FOOD

Reindeer are the most important source of food in the traditional Nenets diet. Russian bread, introduced to the Native peoples long ago, has become an essential part of their diet, as have other European foods. Tundra Nentsy rely on reindeer for food, whereas Forest Nentsy rely on reindeer primarily for transportation and rely instead on fishing and hunting for food and clothing. Nentsy hunt for wild reindeer, rabbits, squirrels, ermine, wolverine, and sometimes bears and wolves. Along the arctic coast, seal, walrus, and whales are hunted as well. Tea is a preferred beverage and is usually purchased on trips to villages, although traditionally it was made from cranberry leaves or the roots of various plants. Many foods are eaten in both raw and cooked forms. Fish, for example, can be eaten fresh, frozen, boiled, or dried. Meat is preserved by smoking and is also eaten fresh, frozen, or boiled. In the spring, reindeer antlers are soft and grisly and may be eaten raw or boiled. A type of pancake is made from frozen reindeer blood dissolved in hot water and mixed with flour and berries. Gathered plant foods were traditionally used to supplement the diet. Beginning in the late 1700s, imported foodstuffs such as flour, bread, sugar, and butter became important sources of additional food. Reindeer meat, antlers, and game are readily available in small villages, whereas non-traditional, imported foods are predominant in cities and towns.

EDUCATION

When the Soviets came to power, Nentsy children were sent to school, sometimes in their village, but often to boarding schools far from their parents and other relatives. The Soviet government believed that by separating children from parents, they could teach the children to live in more modern ways, which they would then teach their parents. Instead, many children grew up learning the Russian language rather than their own Nenets language and so had difficulty communicating with their parents and grandparents. Children were also taught that traditional ways of living and working were bad and should be abandoned in favor of life in a modern industrial society. Thus, they learned little about their cultural traditions and the land on which their families depended. Settling families in permanent homes in villages was another means of educating children, and today most small villages have nursery schools and "middle" schools that go up to eighth grade and sometimes tenth. After the eighth (or tenth) grade, students must leave their village to receive a higher education, and such a journey for 15- and 16-year-olds can be quite daunting. Today, attempts are being made to change the educational system to include studies of Nentsy traditions, language, reindeer herding, land management, and so on. Educating children of herders, who spend most of the year away from any village, is still a difficult task. Traveling teachers who could move with the herding groups are one possible solution to this problem, but even this system would have limitations, especially as children grow older and require more specialized instruction. Educational opportunities at all levels are available to the Nentsy, from major universities to special technical schools where they can learn modern veterinary practices regarding reindeer breeding.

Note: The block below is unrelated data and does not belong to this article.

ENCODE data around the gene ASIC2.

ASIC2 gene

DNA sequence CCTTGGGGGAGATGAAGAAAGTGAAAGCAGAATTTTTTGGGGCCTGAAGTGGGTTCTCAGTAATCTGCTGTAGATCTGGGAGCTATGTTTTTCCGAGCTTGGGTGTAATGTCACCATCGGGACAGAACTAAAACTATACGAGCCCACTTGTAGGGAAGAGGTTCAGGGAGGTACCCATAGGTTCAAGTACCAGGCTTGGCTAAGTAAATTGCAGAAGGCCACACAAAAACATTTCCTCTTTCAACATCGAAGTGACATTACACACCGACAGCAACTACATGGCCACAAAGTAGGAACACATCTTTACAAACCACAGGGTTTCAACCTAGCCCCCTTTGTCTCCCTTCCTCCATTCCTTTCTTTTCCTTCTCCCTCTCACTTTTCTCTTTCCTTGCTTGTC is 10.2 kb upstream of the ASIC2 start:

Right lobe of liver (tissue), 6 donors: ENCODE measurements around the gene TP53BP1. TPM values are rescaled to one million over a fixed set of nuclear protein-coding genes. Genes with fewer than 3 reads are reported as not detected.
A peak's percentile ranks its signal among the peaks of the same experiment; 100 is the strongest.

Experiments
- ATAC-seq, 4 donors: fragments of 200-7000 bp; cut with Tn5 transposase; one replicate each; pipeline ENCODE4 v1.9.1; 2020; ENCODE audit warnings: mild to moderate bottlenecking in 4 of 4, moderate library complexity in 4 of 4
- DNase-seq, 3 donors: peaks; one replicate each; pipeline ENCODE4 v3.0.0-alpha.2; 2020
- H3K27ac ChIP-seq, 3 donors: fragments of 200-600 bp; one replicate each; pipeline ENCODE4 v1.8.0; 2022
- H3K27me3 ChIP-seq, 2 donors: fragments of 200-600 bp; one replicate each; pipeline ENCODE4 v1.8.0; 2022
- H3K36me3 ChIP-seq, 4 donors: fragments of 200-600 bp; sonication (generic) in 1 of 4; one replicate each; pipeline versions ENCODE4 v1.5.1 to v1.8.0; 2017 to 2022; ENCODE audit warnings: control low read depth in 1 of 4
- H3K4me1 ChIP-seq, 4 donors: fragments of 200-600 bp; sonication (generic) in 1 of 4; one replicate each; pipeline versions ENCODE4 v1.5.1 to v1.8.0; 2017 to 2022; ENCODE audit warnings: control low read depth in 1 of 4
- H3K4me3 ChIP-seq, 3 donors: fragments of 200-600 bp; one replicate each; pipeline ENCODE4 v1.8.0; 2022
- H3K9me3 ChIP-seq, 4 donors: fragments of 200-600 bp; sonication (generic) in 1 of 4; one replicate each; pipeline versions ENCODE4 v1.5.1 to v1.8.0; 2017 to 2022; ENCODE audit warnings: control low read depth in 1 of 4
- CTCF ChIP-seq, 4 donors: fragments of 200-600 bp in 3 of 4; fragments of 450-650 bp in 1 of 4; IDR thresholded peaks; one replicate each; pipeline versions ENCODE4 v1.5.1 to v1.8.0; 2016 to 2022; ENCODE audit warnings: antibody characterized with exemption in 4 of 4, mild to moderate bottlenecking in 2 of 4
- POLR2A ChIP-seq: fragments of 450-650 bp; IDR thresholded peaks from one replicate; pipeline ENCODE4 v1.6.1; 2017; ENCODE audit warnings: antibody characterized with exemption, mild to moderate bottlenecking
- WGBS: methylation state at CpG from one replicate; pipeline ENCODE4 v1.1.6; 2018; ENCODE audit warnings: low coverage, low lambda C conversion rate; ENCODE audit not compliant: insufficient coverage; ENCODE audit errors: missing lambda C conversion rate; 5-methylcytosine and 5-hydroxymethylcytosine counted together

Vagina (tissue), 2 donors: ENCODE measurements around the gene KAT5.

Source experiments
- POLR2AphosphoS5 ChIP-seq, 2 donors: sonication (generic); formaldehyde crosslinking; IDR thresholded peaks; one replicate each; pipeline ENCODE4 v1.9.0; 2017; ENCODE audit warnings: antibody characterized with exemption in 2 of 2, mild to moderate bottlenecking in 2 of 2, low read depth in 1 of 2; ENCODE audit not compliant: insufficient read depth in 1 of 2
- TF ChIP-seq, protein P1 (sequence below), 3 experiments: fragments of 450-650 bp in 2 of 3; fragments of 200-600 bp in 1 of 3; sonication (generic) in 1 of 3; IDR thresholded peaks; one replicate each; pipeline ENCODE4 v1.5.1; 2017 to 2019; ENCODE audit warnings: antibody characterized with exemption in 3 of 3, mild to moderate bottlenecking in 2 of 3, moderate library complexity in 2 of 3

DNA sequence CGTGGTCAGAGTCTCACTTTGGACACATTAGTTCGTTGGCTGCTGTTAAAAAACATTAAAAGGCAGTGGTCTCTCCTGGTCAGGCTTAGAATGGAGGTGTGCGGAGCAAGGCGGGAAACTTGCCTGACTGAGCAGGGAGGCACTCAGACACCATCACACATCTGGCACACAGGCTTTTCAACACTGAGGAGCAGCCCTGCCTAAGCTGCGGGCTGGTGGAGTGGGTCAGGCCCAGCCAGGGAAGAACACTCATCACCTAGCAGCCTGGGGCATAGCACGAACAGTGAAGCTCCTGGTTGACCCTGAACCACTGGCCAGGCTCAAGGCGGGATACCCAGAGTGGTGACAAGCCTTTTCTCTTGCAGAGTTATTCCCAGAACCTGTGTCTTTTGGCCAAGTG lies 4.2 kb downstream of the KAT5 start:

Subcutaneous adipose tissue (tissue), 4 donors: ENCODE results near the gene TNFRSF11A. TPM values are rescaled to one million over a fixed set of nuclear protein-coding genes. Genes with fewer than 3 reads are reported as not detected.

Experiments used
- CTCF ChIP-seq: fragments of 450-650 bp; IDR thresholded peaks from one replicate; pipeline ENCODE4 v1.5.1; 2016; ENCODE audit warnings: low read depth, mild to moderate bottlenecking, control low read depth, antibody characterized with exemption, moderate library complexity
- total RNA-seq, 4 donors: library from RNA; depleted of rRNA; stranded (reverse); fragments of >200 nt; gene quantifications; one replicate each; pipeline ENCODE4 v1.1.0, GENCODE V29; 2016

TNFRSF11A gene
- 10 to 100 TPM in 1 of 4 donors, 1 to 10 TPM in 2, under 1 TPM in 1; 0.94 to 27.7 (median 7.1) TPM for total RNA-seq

CULTURAL HERITAGE

The territory now inhabited by the Nentsy had long been inhabited by other non-Samoyedic people. These people hunted wild reindeer on the tundra, fished in the numerous lakes and rivers, and hunted seals, walrus, and whales along the arctic coast. Archaeological and linguistic evidence has shown that Samoyedic peoples and their languages came north, mixing with and eventually assimilating peoples who had been in those areas previously. The Nentsy seem to have first been concentrated around the mouth of the Ob' river, and from there they moved north approximately 1000 years ago. The first mention of Samoyedic people in Western sources is in the Nestor Chronicle, where they are mentioned in connection with events that took place in the year 1096. Samoyedic peoples, have, therefore, long had some contact with Europeans. The Nentsy and other Samoyedic peoples did not willingly accept the interference of either Czarist Russia or the Soviet government in their affairs, and beginning in at least the 14th century they often put up fierce resistance to attempts to conquer and control them. Today they continue to struggle for control of their own lives.

WORK

Nentsy have traditionally been reindeer herders, and today reindeer are still a very important part of their lives. Oral traditions from the early 1900s tell of Nentsy clans in Yamal whose livelihood focused on coastal sea-mammal hunting, and evidence exists of Nentsy involvement in commercial hunting and fishing in the arctic seas in the 1700s. Today, sea-mammal hunting is secondary to reindeer herding in the overall economy of the Nentsy. In traditional Nentsy society, the basic social unit was the individual family; in reindeer herding, however, the basic unit was the herding camp, composed of two to five families, each related to the other by blood, marriage, or other partnership ties. Although collectivization and forced sedentarization often seriously disrupted this system, herding groups today continue to be formed around a family core or group of related people.